Why it matters: With Democrats controlling the Senate and Republicans controlling the House, bipartisan support is critical to getting anything passed. FoodCorps and our allies with the IFPA will be meeting with Sen. Rubio in the coming weeks to determine what our next steps will be and how we can expand this successful program to reach more students while considering other important priorities in the bill.

What you can do: Stay tuned for updates when Congress returns from recess in the first week of September. 

Massachusetts Becomes Eighth State to Provide Permanent Free School Meals for All

The update: In early August, Massachusetts Governor Maura Healey signed free school meals for all into law. Public schools will provide breakfast and lunch to all students at no charge regardless of household income, making Massachusetts the eighth state to take this step. This is a huge win for kids and families.

Why it matters: Massachusetts joins California, Colorado, Maine, Michigan, Minnesota, New Mexico, and Vermont as states with free school meals for all. The more states enact this important policy, the more likely it is that Congress will get the message and implement free school meals for all children across the country. Over 21% of the nation’s population now lives in a state with free school meals for all. 

What you can do: Celebrate! Use social media to congratulate these states and their leaders—you can even share FoodCorps’ posts—and encourage your state to follow suit.

And one more thing: In addition to school meals for all, the Massachusetts state budget also included investments in food education. Funds were included for state agency food literacy coordinators, and funds will be available for schools to take field trips to farms. Professional development opportunities will be offered for teachers to learn about the food system, and a pilot program will enable several districts to hire food literacy coordinators. These are crucial steps forward for food education and access across Massachusetts.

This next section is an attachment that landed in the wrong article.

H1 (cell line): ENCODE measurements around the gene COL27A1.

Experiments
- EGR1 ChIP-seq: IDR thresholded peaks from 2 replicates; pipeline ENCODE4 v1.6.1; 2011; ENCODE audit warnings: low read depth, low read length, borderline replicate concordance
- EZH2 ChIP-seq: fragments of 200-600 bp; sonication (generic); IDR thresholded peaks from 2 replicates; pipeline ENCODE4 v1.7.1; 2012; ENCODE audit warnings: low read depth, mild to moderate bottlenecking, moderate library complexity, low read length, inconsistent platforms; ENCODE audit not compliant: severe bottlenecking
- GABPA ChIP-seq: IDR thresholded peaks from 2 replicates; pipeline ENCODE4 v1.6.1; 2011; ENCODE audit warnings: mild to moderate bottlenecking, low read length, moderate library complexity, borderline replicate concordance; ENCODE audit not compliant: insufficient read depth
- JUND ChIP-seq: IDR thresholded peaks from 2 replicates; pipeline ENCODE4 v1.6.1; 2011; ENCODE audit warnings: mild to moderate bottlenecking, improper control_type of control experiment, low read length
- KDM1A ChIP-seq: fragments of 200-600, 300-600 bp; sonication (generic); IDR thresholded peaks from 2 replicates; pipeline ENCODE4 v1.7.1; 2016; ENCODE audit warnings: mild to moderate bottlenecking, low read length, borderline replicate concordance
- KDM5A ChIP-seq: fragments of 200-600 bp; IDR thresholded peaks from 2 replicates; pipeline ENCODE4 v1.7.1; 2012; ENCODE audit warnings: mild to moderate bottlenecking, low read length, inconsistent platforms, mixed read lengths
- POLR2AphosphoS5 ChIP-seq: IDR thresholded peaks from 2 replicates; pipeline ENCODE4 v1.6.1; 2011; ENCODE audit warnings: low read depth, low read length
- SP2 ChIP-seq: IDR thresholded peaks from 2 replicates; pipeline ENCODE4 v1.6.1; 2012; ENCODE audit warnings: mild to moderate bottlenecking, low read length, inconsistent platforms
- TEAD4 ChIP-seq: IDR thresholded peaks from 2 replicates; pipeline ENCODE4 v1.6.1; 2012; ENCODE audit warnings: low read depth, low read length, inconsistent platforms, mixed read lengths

Connecticut to Expand Access to Free School Meals

The update: Connecticut Governor Ned Lamont announced plans to expand Connecticut’s free school meals program for the 2023-2024 school year, enabling more students to receive access to nutritious breakfast and lunch. The plan uses $16 million of funding the state received from the American Rescue Plan Act for the program. The funding will be used for no-cost breakfast for all Connecticut students next school year. Additionally, students in families who qualify for reduced-price lunch will be able to participate in lunch at no cost. 

“This investment ensures that each student begins their day with a nourishing meal, fostering learning and growth,” Gov. Lamont said in a press release. “Additionally, removing the family portion of the cost of lunch for students eligible for reduced-price meals means more money in their pockets for other essential needs. By ensuring access to nutritious meals, we empower our students to excel academically and in all facets of life.”

Why it matters: The governor and Connecticut state legislature are showing and celebrating their commitment to investing in school meals. While FoodCorps and our advocacy partners want to see permanent school breakfast and lunch for all Connecticut students, this is a step toward our vision for every child accessing free breakfast and lunch every day at school.